While I was at the coach terminal I noticed an elderly couple from the USA who travelled just like me. Admittedly, they had a huge rolling suitcase, plus two big travel bags, but the point is that they were waiting for a coach, i.e., local transportation just like me, and that they were travelling on their own and not with a group, regardless of their age. Looking at them I liked to imagine that I would also do it like this when I was older. But, with significantly less luggage.

The trip to San Cristóbal de las Casas took around five hours and like in the case of most of the places in Mexico where I stayed, here too, I had no idea where I would spend the night. Luckily, literally right next to the coach terminal I saw quite a decent hotel, asked for their price, the price was good and so I took a room. It was still afternoon, so I just left my things in the room and ran out in order to be able to see something of the city.

I have already mentioned that I came here in order to cut the travel to Guatemala in two and in order not to be stuck in the city of Palenque the entire day after the visit to the site. As for the continuation of my travel, right after arriving here I bought a ticket for a coach that was driving to the border with Guatemala the next morning and so the position of the hotel suited me in this respect as well and thus I could go for this leisurely walk around the centre of the city.

What was particularly interesting for me here was that I knew absolutely NOTHING about San Cristóbal de las Casas. As I did not originally plan to be here, I didn’t have even those photocopied pages from a guidebook to Mexico and I also didn’t have a map, which was all very atypical of me.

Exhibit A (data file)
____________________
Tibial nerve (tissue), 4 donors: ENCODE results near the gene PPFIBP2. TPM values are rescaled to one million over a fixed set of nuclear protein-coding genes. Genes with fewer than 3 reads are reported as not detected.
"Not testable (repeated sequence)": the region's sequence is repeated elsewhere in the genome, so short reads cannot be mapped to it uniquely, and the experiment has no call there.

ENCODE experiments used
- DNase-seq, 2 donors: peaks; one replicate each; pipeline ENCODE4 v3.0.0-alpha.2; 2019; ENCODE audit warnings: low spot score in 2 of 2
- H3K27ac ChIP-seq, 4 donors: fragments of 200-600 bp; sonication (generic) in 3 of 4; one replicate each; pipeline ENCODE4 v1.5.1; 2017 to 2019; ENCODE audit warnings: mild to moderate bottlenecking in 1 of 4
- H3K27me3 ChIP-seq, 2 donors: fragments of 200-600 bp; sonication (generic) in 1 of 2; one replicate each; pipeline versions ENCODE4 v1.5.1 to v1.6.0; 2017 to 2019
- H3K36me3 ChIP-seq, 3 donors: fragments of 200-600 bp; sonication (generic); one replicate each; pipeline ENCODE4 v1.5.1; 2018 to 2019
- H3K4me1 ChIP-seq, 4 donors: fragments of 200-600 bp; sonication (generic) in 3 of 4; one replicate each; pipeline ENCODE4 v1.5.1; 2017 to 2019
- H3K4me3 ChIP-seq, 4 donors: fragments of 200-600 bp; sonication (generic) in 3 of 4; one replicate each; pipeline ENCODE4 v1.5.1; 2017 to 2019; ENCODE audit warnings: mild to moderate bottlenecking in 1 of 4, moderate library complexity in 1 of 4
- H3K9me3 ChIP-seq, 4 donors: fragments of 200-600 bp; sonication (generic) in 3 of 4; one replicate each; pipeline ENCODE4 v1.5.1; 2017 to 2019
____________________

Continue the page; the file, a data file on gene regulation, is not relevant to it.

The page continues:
I asked in which direction the centre of the city was and as it turned out it was some 10-15 minutes away on foot, but I could not find right away what I wanted, so I wandered a little, but it was all fine.

Wandering the streets of San Cristóbal de las Casas

Thus I came across an artisanal market with numerous stands and there was also the Church of Our Lady of Charity (Iglesia de Nuestra Señora de Caridad). The construction of this church started in 1712 and it was a part of the first hospital for the indigenous population.

Church of Our Lady of Charity

Following the colourful stands, in the continuation I came across yet another church that seemed very impressive, so I first thought it must be the Cathedral and then wondered that the old town-planners give up the traditional concept here with a square-shaped clearing in front of the Cathedral from which the city would expand. As it turned out it was in fact the Church of Saint Dominic (Iglesia de Santo Domingo).